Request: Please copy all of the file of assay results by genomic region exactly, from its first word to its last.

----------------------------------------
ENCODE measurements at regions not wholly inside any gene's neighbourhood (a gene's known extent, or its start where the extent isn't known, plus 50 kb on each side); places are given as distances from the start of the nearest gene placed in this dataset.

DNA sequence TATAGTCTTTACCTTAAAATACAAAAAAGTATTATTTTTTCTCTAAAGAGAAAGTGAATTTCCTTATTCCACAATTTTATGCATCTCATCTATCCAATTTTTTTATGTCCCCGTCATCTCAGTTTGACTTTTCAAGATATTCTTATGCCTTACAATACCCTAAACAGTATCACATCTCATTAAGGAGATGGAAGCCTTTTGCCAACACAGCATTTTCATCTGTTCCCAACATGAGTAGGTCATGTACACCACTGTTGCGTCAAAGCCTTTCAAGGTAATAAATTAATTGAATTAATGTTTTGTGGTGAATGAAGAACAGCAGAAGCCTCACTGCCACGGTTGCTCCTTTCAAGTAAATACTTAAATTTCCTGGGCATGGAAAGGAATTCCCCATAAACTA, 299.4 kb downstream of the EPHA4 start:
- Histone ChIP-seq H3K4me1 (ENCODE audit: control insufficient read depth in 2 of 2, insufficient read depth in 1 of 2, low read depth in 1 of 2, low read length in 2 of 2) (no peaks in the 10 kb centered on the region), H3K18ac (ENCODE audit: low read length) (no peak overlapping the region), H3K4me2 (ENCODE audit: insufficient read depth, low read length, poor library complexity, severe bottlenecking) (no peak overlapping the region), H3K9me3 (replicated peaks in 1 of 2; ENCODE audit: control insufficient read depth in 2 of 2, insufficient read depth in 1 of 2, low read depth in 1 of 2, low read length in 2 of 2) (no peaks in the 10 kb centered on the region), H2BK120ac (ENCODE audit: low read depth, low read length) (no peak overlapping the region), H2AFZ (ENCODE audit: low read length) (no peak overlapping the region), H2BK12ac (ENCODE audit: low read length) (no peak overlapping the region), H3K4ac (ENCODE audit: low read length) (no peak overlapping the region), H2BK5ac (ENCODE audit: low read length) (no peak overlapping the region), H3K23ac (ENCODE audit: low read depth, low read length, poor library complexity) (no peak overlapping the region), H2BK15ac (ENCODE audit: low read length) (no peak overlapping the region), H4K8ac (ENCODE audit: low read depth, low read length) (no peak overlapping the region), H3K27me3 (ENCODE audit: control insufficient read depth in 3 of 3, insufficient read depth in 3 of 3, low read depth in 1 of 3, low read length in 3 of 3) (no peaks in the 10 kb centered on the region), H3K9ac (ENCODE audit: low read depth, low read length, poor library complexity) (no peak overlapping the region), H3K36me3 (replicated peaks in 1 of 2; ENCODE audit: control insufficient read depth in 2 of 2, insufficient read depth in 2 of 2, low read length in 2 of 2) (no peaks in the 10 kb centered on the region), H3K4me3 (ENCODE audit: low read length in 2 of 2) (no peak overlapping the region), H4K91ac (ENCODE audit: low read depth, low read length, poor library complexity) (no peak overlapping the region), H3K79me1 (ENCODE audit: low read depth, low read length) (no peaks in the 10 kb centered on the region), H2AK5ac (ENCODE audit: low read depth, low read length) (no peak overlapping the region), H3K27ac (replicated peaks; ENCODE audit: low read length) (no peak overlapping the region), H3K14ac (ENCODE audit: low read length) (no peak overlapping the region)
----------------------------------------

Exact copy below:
ENCODE measurements at regions not wholly inside any gene's neighbourhood (a gene's known extent, or its start where the extent isn't known, plus 50 kb on each side); places are given as distances from the start of the nearest gene placed in this dataset.

DNA sequence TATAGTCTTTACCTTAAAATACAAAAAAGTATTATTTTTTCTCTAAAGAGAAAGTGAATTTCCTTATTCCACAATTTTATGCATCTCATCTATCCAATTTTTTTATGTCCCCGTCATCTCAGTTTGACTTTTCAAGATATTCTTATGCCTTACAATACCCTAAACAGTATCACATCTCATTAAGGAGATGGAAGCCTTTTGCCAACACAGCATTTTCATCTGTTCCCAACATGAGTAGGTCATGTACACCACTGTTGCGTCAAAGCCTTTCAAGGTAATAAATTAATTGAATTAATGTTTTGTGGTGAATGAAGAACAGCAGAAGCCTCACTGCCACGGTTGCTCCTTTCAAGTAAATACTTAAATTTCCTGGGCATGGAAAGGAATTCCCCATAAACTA, 299.4 kb downstream of the EPHA4 start:
- Histone ChIP-seq H3K4me1 (ENCODE audit: control insufficient read depth in 2 of 2, insufficient read depth in 1 of 2, low read depth in 1 of 2, low read length in 2 of 2) (no peaks in the 10 kb centered on the region), H3K18ac (ENCODE audit: low read length) (no peak overlapping the region), H3K4me2 (ENCODE audit: insufficient read depth, low read length, poor library complexity, severe bottlenecking) (no peak overlapping the region), H3K9me3 (replicated peaks in 1 of 2; ENCODE audit: control insufficient read depth in 2 of 2, insufficient read depth in 1 of 2, low read depth in 1 of 2, low read length in 2 of 2) (no peaks in the 10 kb centered on the region), H2BK120ac (ENCODE audit: low read depth, low read length) (no peak overlapping the region), H2AFZ (ENCODE audit: low read length) (no peak overlapping the region), H2BK12ac (ENCODE audit: low read length) (no peak overlapping the region), H3K4ac (ENCODE audit: low read length) (no peak overlapping the region), H2BK5ac (ENCODE audit: low read length) (no peak overlapping the region), H3K23ac (ENCODE audit: low read depth, low read length, poor library complexity) (no peak overlapping the region), H2BK15ac (ENCODE audit: low read length) (no peak overlapping the region), H4K8ac (ENCODE audit: low read depth, low read length) (no peak overlapping the region), H3K27me3 (ENCODE audit: control insufficient read depth in 3 of 3, insufficient read depth in 3 of 3, low read depth in 1 of 3, low read length in 3 of 3) (no peaks in the 10 kb centered on the region), H3K9ac (ENCODE audit: low read depth, low read length, poor library complexity) (no peak overlapping the region), H3K36me3 (replicated peaks in 1 of 2; ENCODE audit: control insufficient read depth in 2 of 2, insufficient read depth in 2 of 2, low read length in 2 of 2) (no peaks in the 10 kb centered on the region), H3K4me3 (ENCODE audit: low read length in 2 of 2) (no peak overlapping the region), H4K91ac (ENCODE audit: low read depth, low read length, poor library complexity) (no peak overlapping the region), H3K79me1 (ENCODE audit: low read depth, low read length) (no peaks in the 10 kb centered on the region), H2AK5ac (ENCODE audit: low read depth, low read length) (no peak overlapping the region), H3K27ac (replicated peaks; ENCODE audit: low read length) (no peak overlapping the region), H3K14ac (ENCODE audit: low read length) (no peak overlapping the region)